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Saturday, April 5, 2008
Deja Vu All Over Again
In the coming-of-age comedy Rushmore Rocket Science, the main character, Max Fischer Hal Hefner, experiences latent anger over his mother's death his parents' divorce. Things aren't much better for him at Rushmore Plainsboro High School, where he has to deal with failing grades a stuttering problem and misguidedly attempts to win the love of Miss Cross Ginny, a teacher fellow student who unsuccessfully tutors him for his classes the debate team.
The horrors of adolescence always have tragicomic potential, but Napoleon Dynamite Rocket Science prefers ironic posturing over emotional gravity. When Napoleon's Hal's lonely uncle mother begins a romantic relationship with a black woman Asian man, the ethnic disparity is played for cheap laughs. Thusly, when Max Napoleon Hal attempts to cope by producing plays helping Pedro win the class presidency winning a debate championship, there's dissonance between the sincerity of the performers and the objectives of the filmmaker.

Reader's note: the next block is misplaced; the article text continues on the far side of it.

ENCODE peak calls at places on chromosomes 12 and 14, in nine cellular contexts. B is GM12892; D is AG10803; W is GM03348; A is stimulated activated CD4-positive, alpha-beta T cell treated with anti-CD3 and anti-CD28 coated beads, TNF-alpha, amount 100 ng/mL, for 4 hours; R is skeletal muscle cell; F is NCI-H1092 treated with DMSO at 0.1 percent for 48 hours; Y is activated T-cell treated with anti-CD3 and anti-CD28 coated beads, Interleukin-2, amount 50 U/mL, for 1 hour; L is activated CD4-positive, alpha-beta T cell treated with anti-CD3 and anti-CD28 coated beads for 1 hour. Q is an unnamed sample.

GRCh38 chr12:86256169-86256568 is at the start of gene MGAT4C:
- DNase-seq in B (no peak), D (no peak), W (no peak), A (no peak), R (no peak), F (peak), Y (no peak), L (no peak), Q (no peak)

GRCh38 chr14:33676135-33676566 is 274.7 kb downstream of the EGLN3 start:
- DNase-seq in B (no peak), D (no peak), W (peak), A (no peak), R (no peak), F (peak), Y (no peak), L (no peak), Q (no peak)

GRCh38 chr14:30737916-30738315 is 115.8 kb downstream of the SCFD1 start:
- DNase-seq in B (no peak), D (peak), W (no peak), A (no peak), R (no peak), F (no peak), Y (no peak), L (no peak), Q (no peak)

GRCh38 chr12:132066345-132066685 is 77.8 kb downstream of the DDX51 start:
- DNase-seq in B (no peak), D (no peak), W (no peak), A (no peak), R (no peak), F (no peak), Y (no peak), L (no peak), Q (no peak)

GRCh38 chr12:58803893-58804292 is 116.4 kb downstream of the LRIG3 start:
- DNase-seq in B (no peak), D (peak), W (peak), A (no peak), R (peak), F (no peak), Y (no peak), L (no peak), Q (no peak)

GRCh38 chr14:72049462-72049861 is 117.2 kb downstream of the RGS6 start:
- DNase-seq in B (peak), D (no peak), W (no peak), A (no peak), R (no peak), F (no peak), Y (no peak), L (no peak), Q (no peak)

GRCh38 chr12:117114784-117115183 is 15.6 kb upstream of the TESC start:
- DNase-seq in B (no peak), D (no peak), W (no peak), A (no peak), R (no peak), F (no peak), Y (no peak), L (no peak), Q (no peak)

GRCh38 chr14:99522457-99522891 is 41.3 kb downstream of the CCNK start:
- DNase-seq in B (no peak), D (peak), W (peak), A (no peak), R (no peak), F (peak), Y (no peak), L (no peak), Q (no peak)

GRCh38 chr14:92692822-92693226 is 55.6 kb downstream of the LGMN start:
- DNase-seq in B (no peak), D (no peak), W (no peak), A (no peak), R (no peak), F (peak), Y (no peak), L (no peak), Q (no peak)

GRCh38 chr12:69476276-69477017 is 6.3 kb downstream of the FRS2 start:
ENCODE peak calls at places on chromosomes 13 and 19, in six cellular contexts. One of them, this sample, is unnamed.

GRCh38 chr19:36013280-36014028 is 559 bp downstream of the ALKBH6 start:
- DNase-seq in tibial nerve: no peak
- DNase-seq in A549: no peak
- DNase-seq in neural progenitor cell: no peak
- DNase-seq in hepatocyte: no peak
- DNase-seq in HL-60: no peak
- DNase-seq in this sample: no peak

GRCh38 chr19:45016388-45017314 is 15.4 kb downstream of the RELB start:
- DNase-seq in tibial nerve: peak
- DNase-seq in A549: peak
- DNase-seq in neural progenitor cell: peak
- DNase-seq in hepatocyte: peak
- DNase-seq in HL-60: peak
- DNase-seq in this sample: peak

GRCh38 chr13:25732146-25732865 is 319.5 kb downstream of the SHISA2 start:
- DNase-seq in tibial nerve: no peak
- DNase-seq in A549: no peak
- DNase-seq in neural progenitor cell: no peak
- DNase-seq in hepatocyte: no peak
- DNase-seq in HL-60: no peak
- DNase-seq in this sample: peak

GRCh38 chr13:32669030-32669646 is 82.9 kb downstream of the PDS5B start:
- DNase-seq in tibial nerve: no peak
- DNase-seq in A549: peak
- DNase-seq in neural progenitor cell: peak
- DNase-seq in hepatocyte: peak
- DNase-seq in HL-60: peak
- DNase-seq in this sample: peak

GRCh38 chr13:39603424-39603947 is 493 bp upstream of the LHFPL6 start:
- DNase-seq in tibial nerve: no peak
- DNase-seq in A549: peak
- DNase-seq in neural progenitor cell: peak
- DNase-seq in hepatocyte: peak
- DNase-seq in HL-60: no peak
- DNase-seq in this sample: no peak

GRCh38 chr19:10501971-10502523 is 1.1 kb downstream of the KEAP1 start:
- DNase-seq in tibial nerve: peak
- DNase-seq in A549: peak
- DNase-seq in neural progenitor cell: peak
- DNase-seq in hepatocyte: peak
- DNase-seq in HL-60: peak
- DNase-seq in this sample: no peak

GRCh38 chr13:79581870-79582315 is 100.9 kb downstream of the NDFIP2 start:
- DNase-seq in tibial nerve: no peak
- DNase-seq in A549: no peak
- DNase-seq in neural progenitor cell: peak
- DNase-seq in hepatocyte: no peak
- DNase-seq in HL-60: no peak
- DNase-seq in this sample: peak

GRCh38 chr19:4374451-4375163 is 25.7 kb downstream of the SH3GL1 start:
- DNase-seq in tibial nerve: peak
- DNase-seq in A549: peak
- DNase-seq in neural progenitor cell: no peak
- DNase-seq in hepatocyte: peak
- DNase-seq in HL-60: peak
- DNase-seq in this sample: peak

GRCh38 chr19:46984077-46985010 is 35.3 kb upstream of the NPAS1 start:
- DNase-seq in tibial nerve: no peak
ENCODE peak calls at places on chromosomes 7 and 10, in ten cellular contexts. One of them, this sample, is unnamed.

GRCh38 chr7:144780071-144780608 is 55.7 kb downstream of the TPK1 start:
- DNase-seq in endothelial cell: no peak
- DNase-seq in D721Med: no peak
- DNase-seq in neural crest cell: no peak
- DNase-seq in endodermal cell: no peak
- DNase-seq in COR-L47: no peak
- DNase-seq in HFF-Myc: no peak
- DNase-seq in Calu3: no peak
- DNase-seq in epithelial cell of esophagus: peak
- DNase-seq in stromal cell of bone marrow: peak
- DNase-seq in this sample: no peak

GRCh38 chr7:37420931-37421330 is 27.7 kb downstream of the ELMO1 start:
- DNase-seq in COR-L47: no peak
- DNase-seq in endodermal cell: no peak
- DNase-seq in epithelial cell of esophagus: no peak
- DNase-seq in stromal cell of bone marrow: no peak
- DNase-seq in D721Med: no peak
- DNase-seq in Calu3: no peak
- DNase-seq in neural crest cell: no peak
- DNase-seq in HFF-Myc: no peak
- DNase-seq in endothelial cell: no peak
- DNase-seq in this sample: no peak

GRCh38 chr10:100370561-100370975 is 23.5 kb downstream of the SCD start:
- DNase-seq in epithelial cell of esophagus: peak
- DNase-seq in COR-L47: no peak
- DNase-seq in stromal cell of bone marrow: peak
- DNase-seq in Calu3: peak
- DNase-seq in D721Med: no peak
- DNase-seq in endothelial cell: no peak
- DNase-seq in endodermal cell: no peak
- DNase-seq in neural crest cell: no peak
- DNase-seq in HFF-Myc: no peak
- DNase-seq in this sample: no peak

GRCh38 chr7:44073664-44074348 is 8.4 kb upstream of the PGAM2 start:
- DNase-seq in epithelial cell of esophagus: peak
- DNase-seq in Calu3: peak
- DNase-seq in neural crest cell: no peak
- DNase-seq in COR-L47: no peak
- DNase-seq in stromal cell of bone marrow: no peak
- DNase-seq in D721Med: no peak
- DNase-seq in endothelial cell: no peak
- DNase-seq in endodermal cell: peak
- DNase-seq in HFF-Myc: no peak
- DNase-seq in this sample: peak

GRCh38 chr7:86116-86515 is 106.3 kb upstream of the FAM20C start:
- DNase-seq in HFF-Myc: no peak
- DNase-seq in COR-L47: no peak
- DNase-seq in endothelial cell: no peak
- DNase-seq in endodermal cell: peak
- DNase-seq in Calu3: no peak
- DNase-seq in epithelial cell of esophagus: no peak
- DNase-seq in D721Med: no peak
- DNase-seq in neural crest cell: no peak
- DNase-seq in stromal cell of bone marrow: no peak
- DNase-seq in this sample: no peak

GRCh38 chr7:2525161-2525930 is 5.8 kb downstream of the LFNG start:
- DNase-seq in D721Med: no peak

The director, Wes AndersonJared Hess Jeffrey Blitz, mixes a detached style with fetishistic bric-a-brac filling the corners of every frame. He also employs an omniscient narrator, voiced by Alec Baldwin Dan Cashman, and flavors his film with music by The Ramones The Violent Femmes to underscore the protagonist's roiling emotions. An undercurrent of ostensible empathy for Napoleon Hal leads to a few good scenes that don't play out the way you expect, and Jason Schwartzman's Jon Heder's Reece Daniel Thompson's performance is extremely committed to the nuances of his character. (As the female lead, Olivia Williams Anna Kendrick is also fine, even if her character is abandoned just as she threatens to get interesting.) Nevertheless, juggling so many tones is difficult to accomplish, and whether intended or not, Hess's Solondz's Field's Blitz's sense of contempt and superiority are ultimately what comes across in place of the film's better virtues. Despite the unpredictable turns of its plot, Rushmore Napoleon Dynamite Welcome to the Dollhouse Little ChildrenRocket Science feels oddly familiar.